Fledgling Assemblywoman Joan Buchanan's interest in Rep. Ellen Tauscher's soon-to-be-vacated congressional seat is generating Democratic angst.
Some in the party fear Buchanan's departure could open the door to a Republican replacement and erode the party's push to secure enough reliable votes to reach the legislative two-thirds voting requirement for budgets and taxes.
Democrats spent roughly $3 million on Buchanan's hard-fought Assembly District 15 race last November and, in the process, seized the last Republican-held partisan seat in the Bay Area.
"There would be a lot of broken hearts in Sacramento if she left," one Democratic insider said. "It will leave a bitter taste because it is a vulnerable seat that could go back to the Republicans in a special election."
In Buchanan's defense, she had nothing to do with the timing of Tauscher's decision to take an undersecretary's job with Secretary of State Hillary Clinton.
And it seems unfair to sacrifice to party strategy what might be Buchanan's only realistic chance to run for Congress.
"These seats are precious," said Buchanan's campaign manager Mary Hughes. "Serving in Congress is a privilege. There are no term limits. They don't come open often. As a consequence, they are earned."
Buchanan's possible candidacy raises another question: Is this a woman's seat?
Granted, California congresswomen are ubiquitous — particularly in the Bay Area — but the fairer sex comprises only 17 percent of the full House of Representatives.
Women's rights advocates, on the other hand, say this district has been represented by a capable woman for more than a decade and voters deserve the chance to vote for another qualified woman.
Therein lies Buchanan's chief dilemma: Tauscher, the one woman who could best make the case for the election of a woman, has endorsed state Sen. Mark DeSaulnier, D-Concord.
TIMING. How did DeSaulnier so quickly secure Tauscher's blessing?
Make no mistake, DeSaulnier was the clear front-runner from the start.
DeSaulnier discussed his candidacy during dozens of phone calls with Tauscher and his other close congressional friend, Rep. George Miller, of Martinez, in the days following the release of news of her new job.
Despite her enthusiasm for DeSaulnier, sources say Tauscher had hoped to postpone an endorsement until a date far closer to her departure.
Tauscher and her staff have repeatedly reminded people that she will remain hard at work in the district in the weeks or months until the U.S. Senate confirmation vote.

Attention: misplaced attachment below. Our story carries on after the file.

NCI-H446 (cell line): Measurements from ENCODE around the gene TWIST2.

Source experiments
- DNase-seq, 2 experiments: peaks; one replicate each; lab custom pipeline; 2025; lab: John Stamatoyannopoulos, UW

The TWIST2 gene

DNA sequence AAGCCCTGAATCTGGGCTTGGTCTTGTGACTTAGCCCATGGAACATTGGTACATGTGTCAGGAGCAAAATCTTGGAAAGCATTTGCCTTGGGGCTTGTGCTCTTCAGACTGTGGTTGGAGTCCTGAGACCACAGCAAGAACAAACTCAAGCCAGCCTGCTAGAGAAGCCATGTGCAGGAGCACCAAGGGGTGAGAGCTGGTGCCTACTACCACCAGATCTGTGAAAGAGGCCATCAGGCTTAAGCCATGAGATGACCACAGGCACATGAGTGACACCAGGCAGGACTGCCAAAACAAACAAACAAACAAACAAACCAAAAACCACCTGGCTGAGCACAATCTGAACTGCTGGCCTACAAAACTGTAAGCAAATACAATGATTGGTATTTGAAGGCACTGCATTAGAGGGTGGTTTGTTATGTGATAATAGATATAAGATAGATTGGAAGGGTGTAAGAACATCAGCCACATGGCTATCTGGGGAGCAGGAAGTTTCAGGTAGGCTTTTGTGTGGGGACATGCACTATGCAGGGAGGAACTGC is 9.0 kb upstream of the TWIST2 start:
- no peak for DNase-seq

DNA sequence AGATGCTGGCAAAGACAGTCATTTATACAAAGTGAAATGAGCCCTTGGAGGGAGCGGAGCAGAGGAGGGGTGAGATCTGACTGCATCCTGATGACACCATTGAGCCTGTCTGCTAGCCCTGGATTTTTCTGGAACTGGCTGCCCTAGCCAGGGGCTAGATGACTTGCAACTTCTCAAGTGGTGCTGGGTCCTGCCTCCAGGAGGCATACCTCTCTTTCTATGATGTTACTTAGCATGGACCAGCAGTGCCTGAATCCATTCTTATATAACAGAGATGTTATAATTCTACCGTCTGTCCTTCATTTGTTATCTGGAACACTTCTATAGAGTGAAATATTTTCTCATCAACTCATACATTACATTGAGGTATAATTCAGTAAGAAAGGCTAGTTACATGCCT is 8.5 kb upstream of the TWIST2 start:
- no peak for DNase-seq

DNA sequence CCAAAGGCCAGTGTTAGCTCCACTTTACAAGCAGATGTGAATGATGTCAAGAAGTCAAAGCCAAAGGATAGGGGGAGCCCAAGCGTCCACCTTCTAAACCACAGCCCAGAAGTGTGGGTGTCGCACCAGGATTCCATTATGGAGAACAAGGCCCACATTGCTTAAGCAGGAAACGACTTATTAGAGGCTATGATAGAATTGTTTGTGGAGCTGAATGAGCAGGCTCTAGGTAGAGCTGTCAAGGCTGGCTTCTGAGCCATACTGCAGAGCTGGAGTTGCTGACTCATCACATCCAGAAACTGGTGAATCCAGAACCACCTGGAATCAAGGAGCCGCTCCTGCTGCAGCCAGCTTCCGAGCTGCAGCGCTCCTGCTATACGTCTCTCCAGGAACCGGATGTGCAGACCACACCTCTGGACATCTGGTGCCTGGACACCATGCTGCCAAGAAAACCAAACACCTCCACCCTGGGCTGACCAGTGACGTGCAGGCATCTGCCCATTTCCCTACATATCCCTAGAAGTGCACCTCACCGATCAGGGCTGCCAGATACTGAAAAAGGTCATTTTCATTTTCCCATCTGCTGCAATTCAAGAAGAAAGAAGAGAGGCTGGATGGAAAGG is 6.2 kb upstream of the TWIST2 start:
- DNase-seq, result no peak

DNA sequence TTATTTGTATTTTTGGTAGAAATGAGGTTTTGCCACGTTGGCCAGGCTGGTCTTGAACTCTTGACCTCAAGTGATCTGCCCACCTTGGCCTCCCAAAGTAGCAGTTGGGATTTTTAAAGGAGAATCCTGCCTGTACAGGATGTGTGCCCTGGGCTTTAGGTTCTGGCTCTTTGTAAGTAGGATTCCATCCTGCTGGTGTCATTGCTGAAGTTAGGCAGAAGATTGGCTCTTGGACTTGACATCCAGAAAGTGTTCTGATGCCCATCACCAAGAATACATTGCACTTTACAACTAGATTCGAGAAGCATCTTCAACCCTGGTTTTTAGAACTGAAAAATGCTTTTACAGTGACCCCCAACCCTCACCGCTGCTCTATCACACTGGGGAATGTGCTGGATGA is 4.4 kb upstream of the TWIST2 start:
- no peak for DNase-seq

But the buzz over a Buchanan candidacy generated rampant speculation over who — or even if — Tauscher would endorse. It became a serious distraction and she decided to go public with her choice.
A CHARMED LIFE? This all fits DeSaulnier's amazing political trajectory.
Here is a guy who started his Democratic career as a Republican.
He was a Concord councilman in 1994 when he secured an appointment from former GOP Gov. Pete Wilson to the Contra Costa board of supervisors.
DeSaulnier later experienced a political epiphany and became a Democrat.
He would trade his County Supervisor title 12 years later for that of Assemblyman after he survived a modest 2006 primary challenge.
Within months of winning his Assembly post, DeSaulnier became the leading state senate candidate when his friend and then-state Sen. Tom Torlakson prepared to term out.
DeSaulnier waltzed virtually unopposed into the Senate in November. His only serious Democratic primary challenger dropped out early after DeSaulnier deftly locked in nearly every key Democratic endorsement and dollar.
And last week, a mere five months after DeSaulnier picked up the keys to his new Senate office, a rare opening to a congressional seat lands in his lap.
And he once again emerges within days as the front-runner and in possession of top endorsements.
Some people wait for years and still die before they have this kind of luck.
If DeSaulnier wins the congressional race, can we call him the "accidental congressman?"
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AND FINALLY. Capt. Chesley "Sully" Sullenberger, the Danville pilot who saved the lives of every single one of his 155 passengers and crew through a deft landing of a jetliner on the Hudson River, says he is honored that folks keep asking him to run for Congress.
Alas, Sully is not interested. He will continue to decline requests that he "throw his pilot's hat into the ring," the family spokesman said.
What a race that would have been.
But this is probably a smart move on his part.
As a pilot, Sully is a hero.
Given voters' dim view of Congress these days, public office would be a big demotion.